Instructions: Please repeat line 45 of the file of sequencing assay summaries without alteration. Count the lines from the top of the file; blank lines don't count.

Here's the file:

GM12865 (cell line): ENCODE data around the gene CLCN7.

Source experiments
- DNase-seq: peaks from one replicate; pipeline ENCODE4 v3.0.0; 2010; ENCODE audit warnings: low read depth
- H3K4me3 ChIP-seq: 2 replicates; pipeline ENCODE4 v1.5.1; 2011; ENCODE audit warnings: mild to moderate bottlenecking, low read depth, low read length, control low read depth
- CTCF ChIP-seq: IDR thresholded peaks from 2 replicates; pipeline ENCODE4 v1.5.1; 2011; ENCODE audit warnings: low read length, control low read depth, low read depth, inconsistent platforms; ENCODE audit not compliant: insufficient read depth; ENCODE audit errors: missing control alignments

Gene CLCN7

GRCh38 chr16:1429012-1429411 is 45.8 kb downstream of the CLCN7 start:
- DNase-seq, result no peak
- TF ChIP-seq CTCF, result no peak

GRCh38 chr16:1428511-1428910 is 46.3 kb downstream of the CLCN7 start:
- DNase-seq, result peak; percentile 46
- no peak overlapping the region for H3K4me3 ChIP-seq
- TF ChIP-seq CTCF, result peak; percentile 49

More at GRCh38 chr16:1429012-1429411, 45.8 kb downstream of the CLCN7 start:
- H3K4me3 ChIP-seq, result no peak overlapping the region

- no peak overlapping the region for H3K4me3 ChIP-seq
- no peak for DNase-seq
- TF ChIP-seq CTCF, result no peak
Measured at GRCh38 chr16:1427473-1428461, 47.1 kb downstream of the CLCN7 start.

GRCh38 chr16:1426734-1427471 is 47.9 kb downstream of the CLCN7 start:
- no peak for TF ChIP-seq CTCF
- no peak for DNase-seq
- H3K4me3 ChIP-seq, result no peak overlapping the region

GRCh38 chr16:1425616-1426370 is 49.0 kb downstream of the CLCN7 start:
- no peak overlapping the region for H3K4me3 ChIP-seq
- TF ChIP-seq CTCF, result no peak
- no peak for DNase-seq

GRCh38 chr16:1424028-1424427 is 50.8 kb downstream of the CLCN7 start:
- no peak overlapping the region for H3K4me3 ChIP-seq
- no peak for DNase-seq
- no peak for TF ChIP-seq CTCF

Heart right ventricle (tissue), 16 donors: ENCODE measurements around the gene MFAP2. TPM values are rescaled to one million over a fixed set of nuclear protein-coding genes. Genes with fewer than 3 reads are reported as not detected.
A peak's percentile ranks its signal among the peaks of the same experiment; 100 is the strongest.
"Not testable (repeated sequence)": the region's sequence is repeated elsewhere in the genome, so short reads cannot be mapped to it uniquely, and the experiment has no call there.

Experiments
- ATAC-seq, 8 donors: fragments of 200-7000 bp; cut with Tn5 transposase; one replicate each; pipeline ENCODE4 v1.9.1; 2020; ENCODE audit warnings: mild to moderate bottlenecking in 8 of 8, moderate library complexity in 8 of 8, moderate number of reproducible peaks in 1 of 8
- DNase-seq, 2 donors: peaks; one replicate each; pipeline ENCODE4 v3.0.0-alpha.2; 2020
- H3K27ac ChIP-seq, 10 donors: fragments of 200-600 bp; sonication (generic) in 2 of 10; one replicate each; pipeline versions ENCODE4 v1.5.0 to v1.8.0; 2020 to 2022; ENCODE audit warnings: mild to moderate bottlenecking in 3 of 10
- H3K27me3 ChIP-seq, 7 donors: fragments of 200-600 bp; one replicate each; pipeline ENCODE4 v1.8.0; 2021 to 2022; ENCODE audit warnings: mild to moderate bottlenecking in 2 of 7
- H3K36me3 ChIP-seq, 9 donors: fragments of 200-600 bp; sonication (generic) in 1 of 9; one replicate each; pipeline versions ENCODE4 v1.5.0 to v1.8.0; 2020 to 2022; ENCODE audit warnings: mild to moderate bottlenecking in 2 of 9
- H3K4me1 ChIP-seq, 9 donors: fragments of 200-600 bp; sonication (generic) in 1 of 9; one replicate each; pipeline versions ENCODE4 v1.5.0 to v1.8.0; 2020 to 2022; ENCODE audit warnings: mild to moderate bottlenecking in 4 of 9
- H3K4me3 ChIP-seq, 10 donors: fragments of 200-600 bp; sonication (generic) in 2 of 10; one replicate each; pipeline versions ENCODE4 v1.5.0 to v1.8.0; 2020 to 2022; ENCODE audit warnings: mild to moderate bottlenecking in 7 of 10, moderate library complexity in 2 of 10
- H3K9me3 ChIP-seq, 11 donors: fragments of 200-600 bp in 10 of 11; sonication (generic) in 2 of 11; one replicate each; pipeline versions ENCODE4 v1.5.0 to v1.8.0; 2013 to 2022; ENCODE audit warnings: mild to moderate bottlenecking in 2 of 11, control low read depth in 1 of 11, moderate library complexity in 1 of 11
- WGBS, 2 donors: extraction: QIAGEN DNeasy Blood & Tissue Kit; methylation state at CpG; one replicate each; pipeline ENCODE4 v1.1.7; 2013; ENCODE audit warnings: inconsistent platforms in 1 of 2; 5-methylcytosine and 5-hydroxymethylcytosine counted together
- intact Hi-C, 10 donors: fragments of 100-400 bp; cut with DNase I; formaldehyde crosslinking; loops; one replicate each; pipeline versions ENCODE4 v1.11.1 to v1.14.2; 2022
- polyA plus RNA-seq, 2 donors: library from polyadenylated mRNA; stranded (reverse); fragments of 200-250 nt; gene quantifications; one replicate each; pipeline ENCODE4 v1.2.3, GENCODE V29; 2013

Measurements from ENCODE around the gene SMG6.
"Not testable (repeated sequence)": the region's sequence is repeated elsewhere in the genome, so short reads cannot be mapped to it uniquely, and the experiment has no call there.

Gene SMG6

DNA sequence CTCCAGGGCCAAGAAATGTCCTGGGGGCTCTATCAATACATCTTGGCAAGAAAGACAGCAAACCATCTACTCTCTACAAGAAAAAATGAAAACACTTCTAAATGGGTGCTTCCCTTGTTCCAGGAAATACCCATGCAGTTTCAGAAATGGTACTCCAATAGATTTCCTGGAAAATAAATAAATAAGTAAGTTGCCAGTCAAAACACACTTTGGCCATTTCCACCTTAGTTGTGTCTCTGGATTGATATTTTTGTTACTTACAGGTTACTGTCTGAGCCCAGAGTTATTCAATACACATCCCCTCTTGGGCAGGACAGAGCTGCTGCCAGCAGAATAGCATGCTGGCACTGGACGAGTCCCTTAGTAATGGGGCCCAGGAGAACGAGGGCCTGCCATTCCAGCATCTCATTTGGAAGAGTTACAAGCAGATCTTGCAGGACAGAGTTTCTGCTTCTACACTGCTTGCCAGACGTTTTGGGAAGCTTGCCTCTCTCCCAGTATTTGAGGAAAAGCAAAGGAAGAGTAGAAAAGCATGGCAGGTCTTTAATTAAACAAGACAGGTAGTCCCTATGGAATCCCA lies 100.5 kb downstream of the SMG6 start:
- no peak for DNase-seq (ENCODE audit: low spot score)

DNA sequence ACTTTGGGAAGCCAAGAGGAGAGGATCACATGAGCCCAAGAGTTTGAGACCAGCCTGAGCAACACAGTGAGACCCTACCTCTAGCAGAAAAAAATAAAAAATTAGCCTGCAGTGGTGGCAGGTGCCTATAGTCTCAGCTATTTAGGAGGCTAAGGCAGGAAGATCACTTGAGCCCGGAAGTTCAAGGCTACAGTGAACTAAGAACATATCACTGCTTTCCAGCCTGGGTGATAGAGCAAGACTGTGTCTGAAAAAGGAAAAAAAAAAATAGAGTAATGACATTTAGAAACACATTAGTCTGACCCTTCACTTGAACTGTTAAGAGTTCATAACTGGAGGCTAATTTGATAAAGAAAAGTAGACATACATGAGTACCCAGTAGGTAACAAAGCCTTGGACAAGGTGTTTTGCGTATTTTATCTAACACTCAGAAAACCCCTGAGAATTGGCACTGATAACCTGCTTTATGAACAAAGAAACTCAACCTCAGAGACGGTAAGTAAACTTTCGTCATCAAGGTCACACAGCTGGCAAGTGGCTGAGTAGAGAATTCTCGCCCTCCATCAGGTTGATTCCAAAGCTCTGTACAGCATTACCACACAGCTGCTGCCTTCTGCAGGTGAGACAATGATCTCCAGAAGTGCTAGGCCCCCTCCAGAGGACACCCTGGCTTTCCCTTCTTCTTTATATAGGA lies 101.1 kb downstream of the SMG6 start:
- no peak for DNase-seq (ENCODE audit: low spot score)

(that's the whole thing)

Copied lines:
- intact Hi-C, 10 donors: fragments of 100-400 bp; cut with DNase I; formaldehyde crosslinking; loops; one replicate each; pipeline versions ENCODE4 v1.11.1 to v1.14.2; 2022